It turns out that Peeta is secretly in love with Katniss. Because Katniss needs to win to save her family, this is another complication in an already ghastly competition. Does she care about him too? Will she be forced to turn into a soulless killer to survive? The turning points that follow keep changing and pushing ahead the plot’s trajectory, but all affect her goal to survive.

Katniss and Peeta decide to become allies and feign love in order to increase their chances of survival. Because the heartless denizens of the Capital love a love story in the midst of their killing field. Back in District 12 Katniss had learned to hunt to feed her family since her father had died in a mining accident. During the exhibition before the Games she gains notice for her archery skills.

Another turning point happens when the tributes enter the Arena–a nightmarish landscape where the rules keep changing, monsters and walls of flames appear out of nowhere. And can we just reiterate that these are children and teens operating in this whole blood-soaked nightmare?

The youngest tribute from District 11 is Rue and she represents innocence and all that’s wrong with the government and Games. Though agile and wily, she seems doomed or at least underestimated.

Once the Games begin in the mad scramble to secure weapons and supplies Peeta and Katniss become separated. Katniss has been chased up a tree for safety and that’s when she hears a bird-like call. Rue is nearby in a tree. She warns Katniss of a nearby nest of deadly tracker-jackers (genetically-modified bee monsters). Katniss saws off the branch and the tracker jackers swarm on their adversaries. The girls become allies and readers and viewers recognize that Rue is surrogate for her sister Prim.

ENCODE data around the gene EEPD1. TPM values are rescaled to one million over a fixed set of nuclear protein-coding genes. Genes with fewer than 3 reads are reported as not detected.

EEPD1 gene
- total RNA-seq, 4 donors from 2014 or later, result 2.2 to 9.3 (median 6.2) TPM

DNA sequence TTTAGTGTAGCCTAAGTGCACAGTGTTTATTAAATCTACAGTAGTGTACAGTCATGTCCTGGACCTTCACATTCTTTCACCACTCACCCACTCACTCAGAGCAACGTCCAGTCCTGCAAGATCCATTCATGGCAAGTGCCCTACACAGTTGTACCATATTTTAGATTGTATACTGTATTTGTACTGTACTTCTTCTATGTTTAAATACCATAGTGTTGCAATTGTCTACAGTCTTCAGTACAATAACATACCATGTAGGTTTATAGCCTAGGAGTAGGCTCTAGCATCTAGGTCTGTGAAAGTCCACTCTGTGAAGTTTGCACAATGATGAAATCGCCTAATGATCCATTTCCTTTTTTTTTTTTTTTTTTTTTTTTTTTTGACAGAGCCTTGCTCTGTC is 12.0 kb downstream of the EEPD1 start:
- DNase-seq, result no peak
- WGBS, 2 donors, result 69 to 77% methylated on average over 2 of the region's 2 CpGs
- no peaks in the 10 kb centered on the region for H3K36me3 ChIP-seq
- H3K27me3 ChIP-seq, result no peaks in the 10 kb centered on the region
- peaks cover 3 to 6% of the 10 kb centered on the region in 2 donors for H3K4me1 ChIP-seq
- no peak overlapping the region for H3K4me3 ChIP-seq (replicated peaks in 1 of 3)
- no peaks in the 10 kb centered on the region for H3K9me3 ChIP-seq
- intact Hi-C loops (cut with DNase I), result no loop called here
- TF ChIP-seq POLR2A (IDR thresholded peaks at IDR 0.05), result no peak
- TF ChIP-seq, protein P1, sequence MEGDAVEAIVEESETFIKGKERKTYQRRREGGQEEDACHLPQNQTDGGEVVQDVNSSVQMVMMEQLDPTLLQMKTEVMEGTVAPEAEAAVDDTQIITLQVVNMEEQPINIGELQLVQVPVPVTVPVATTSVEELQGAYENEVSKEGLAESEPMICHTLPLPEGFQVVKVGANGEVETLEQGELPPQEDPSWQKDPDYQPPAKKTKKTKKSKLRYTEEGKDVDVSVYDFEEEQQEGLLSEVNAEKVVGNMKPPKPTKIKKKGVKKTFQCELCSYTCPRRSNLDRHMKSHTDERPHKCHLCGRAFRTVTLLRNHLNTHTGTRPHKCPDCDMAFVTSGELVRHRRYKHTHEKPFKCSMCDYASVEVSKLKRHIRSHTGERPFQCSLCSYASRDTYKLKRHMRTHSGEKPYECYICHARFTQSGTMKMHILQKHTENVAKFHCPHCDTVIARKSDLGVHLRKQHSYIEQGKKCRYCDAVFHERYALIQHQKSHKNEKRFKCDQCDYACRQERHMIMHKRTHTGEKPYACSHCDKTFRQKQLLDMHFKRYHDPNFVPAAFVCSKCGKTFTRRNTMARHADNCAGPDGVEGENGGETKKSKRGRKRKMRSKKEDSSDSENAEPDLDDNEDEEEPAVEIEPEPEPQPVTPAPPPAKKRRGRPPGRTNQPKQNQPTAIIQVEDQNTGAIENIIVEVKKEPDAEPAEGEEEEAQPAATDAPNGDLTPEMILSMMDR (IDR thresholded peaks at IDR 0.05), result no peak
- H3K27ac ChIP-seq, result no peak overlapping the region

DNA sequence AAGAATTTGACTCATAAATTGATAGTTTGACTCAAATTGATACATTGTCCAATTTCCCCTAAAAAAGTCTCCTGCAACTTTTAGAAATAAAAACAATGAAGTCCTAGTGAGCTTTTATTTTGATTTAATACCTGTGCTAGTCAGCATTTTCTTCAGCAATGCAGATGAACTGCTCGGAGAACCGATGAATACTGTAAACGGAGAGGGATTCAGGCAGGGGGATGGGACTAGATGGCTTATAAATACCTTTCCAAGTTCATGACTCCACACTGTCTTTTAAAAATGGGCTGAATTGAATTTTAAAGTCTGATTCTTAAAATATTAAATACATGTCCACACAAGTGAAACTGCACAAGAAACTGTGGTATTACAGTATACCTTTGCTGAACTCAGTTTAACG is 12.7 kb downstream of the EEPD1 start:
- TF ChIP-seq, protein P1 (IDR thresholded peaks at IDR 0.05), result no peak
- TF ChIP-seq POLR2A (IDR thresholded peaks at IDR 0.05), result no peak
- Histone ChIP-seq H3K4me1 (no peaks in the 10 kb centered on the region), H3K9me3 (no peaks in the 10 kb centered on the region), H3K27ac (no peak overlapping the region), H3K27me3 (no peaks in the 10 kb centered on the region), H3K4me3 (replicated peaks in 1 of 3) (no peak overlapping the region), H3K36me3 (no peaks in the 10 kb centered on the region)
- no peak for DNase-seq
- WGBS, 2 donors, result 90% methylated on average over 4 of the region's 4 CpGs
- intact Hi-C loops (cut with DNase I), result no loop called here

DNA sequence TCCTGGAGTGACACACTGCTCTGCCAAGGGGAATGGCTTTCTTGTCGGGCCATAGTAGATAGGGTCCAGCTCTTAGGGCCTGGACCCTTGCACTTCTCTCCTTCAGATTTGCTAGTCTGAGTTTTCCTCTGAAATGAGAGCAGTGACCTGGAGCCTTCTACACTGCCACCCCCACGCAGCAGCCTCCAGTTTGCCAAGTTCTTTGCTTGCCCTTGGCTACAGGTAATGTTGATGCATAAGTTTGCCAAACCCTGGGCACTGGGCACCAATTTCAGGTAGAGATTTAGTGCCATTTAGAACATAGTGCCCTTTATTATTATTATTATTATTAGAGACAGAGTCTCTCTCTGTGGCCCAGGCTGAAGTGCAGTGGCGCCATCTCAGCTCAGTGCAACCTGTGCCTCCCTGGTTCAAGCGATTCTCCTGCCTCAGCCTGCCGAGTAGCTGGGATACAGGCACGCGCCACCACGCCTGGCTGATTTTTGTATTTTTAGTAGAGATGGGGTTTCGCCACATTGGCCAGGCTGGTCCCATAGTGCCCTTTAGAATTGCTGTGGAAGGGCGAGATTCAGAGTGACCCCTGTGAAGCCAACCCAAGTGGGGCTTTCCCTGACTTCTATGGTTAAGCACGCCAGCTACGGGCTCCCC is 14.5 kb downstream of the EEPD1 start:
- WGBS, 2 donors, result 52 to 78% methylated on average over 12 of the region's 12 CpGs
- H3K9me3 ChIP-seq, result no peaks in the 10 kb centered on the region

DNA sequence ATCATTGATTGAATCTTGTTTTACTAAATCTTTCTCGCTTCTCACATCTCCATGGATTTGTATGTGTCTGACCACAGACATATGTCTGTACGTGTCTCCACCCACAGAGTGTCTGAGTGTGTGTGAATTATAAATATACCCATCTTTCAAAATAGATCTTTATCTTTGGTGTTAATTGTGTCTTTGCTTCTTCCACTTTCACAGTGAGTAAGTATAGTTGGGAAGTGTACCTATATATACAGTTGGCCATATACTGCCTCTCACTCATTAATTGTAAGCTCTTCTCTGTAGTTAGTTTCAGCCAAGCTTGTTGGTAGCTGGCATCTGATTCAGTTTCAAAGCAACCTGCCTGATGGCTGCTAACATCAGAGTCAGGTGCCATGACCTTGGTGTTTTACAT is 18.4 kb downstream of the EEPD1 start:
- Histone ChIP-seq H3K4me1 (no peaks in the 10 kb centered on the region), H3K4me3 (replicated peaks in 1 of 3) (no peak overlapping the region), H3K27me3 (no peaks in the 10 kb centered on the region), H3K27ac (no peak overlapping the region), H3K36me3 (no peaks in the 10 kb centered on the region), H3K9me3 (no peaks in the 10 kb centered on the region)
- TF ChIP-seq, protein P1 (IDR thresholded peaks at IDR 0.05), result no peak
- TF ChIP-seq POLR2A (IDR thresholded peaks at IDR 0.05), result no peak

As allies they concoct a plan to destroy the Cornucopia, a huge stash of weapons and supplies. Returning to Rue after Katniss succeeds, she witnesses her being murdered by another tribute. It is a major turning point in the story.

The fallout cannot be overstated:

  • Katniss changes from a hunter to a killer, first taking out Rue’s murderer.
  • The story slows down briefly so Katniss can process her grief and feelings.
  • The slave-like conditions the citizens of Pandem live under is emphasized by Rue’s senseless death.
  • It reinforces Katniss’ desire to survive–she will win for Rue.
  • Later Katniss compassion toward Rue saves her own life because Rue’s district sends her food.
  • Katniss openly defies the Capital when she rings flowers around Rue’s corpse, showing her affection and respect.Copyright Lions Gate Entertainment
  • Then with the cameras rolling and Rue’s corpse Katniss stands and salutes, marking her defiance and the beginning of a rebellion. We’re talking major ramifications.

Before: Rue and Katness are allies and sisters in the struggle for survival.

After: The alliance is shattered and Katniss would rather die than let the government win or steal her humanity.

What is the before and after status in your turning points?

Keep writing, keep dreaming, have heart

P.S. Rue’s death scene is here

The Toy Story series has terrific examples of thresholds that are easily identified because the characters often land in a new setting as they pass through each threshold.

* Still photos copyright Lion’s Gate Entertainment

You can follow any responses to this entry through the RSS 2.0 feed. You can leave a response, or trackback from your own site.

Leave a Reply

Your email address will not be published. Required fields are marked *

This site uses Akismet to reduce spam. Learn how your comment data is processed.